Werewolves Within is the perfect summer movie, a funny whodunit to watch with your friends. This is the type of film to see in theaters if it's playing near you. After a werewolf attacks a small town, the community needs to come together to find the culprit before it’s too late. What follows is 90 minutes of hilarity and entertainment, resulting in horror-comedy gold and one of this year's best genre features.
Directed by Josh Ruben and written by Mishna Wolff, the film is based on a video game by Red Storm Entertainment. Nice guy Finn (Sam Richardson) moves to the small town of Beaverfield after reassignment as a forest ranger. There, he meets a wild cast of characters, including the quirky and outspoken postal work, Cecily, played by Milana Vayntrub. Richardson and Vayntrub do a fine job in the lead roles and have natural chemistry together, including a few perfectly executed scenes that toy with their characters' attraction to each other, while Finn is still hung up on his ex.
The rest of the characters are less developed and serve as comedy or werewolf fodder. Yet, the film works so well because of the ensemble cast. There’s a gay couple out of place in the small town. There’s a reclusive hunter who threatens to shoot anyone who steps foot on his property. There’s a husband and wife who lose their dog to the big bad wolf, and there’s a menacing business tycoon, Sam (Wayne Duvall), who insists that the town bend to his will and allow him to build a pipeline. The divide over the pipeline is a clever subplot that adds tension to the story and shows how such an environmental issue can tear a small town apart and pit neighbor against neighbor. It’s also clear why some people who struggle financially wouldn’t mind some money in exchange for their land. This issue is handled well but never dominates the film. The town itself, meanwhile, becomes an intriguing character and location unto itself, having fallen on hard times and desperate for economic resurgance and relevance. There's also a nice mix of exterior shots featuring heavily wooded areas to reinforce the sense of isolation and danger and interior locations with crackling fireplaces.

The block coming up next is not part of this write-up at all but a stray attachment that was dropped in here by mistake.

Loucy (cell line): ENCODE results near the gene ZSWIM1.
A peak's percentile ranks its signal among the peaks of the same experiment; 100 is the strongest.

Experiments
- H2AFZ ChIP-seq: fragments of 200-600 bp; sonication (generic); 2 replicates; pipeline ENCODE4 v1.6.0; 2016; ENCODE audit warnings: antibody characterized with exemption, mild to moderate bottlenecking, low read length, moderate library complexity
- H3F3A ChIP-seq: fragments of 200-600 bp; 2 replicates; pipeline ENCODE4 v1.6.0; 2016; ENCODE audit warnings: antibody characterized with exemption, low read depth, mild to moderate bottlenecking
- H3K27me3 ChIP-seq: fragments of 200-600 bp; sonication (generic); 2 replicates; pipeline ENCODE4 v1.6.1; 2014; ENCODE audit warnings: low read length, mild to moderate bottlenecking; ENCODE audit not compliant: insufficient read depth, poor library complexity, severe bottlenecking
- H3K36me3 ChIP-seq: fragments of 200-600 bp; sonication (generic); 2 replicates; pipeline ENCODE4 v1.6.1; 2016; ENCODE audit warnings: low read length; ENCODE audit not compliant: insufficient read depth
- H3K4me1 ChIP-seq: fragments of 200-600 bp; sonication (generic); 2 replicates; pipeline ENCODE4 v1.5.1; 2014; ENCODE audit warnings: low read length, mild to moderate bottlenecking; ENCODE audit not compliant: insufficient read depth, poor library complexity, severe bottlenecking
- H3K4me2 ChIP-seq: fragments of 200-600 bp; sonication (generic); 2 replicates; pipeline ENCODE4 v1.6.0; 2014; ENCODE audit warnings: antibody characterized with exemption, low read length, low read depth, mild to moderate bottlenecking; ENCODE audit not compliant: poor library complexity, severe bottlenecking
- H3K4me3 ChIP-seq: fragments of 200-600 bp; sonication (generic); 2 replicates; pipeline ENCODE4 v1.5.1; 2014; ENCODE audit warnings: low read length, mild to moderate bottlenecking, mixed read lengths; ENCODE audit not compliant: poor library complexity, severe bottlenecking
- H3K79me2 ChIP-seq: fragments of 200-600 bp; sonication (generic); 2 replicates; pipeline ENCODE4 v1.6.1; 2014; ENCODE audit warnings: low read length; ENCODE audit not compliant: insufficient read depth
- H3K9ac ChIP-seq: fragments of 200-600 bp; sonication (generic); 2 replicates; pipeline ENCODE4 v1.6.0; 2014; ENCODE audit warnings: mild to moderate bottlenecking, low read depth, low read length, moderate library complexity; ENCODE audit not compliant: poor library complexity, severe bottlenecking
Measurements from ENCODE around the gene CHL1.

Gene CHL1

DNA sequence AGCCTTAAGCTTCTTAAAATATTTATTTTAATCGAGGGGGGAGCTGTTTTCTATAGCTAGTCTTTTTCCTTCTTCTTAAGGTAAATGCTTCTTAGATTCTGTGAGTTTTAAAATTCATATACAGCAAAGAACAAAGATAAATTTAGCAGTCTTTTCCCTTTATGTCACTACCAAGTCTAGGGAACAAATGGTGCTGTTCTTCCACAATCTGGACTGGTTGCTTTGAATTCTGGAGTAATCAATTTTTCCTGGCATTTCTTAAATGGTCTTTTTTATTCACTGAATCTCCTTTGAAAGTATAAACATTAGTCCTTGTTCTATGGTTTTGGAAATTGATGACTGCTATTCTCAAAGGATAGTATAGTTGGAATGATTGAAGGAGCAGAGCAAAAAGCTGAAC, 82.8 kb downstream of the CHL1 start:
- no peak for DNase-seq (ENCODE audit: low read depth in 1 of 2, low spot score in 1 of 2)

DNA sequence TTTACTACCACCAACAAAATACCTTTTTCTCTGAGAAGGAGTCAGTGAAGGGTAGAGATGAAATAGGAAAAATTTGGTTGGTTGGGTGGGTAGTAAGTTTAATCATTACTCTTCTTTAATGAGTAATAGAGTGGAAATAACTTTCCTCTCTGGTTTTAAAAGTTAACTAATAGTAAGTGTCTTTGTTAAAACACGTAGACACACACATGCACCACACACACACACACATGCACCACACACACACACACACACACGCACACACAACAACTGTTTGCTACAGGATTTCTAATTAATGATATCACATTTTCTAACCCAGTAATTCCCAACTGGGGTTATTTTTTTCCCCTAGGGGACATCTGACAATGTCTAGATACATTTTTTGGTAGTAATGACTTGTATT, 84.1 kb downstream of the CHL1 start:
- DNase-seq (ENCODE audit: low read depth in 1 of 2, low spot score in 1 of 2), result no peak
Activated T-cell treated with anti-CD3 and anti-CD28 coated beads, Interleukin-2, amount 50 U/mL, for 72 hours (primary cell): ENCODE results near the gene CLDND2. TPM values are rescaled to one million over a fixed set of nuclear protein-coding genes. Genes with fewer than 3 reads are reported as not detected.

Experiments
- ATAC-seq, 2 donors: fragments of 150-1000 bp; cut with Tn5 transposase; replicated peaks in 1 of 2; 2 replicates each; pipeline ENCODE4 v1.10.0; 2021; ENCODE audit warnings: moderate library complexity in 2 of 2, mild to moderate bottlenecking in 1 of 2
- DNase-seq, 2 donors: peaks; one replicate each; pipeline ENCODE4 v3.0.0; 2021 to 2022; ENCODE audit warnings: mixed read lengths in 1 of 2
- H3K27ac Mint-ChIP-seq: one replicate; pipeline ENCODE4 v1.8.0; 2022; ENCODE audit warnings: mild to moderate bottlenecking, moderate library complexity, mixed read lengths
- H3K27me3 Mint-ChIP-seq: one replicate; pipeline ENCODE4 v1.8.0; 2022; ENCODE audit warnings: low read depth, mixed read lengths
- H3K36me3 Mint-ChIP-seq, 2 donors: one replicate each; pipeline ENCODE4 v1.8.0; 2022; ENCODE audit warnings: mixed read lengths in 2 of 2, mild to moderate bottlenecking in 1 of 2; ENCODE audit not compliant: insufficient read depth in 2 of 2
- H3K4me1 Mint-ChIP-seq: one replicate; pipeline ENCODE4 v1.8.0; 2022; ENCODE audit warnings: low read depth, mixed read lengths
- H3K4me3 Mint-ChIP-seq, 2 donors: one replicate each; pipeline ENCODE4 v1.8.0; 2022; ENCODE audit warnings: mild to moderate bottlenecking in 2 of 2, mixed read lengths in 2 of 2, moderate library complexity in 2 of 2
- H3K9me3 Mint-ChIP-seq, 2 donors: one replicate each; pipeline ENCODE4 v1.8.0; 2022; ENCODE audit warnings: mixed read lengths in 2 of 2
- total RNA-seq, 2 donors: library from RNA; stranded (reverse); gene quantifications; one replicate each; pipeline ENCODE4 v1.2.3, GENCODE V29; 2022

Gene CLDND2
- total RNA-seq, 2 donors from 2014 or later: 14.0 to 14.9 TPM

Werewolves Within isn’t a movie heavy on a political message. It’s a fun romp about a small town under attack. Anyone can be a suspect, and it’s unlikely that the viewer will guess who howls and transforms during the full moon. In fact, I was surprised by the last act once the werewolf was finally revealed. Ruben and Wolff do an excellent job keeping the identity of the lyncanthrope fully disclosed until the closing minutes, and there are plenty of red herrings to keep the audience guessing and diving down different rabbit holes.
Further, the film isn't heavy on long, drawn out action sequences and even though it’s a movie about a werewolf, it’s not very gory, either. As mentioned, Vayntrub and Richardson really carry the film. Their characters have a lot of heart, especially Richardson's Finn. He’s a refreshing lead and an anti-action hero of sorts. He doesn't pack stockpiles of guns to hunt the werewolf. Instead, he cares about the small town and pleads with the neighbors to come together and be good to each other in order to solve the crime. I hope we see Richardson in more films because he’s the real highlight of this one. He’s the opposite of Sam, who wants to impose his will on everyone and force the pipeline, environmental consequences be damned. Sam makes for a good human villain in stark opposition to Finn's kumbaya mentality.
Werewolves Within is the perfect mix of comedy and frights with a cast that plays off each other well for laughs. It reaches a satisfying conclusion after a few well-scripted twists and turns. This is the perfect bit of escapism we can all use right now.
The film will release in theaters on June 25 and then VOD on July 2 through IFC Films.
Follow HorrOrigins Social Media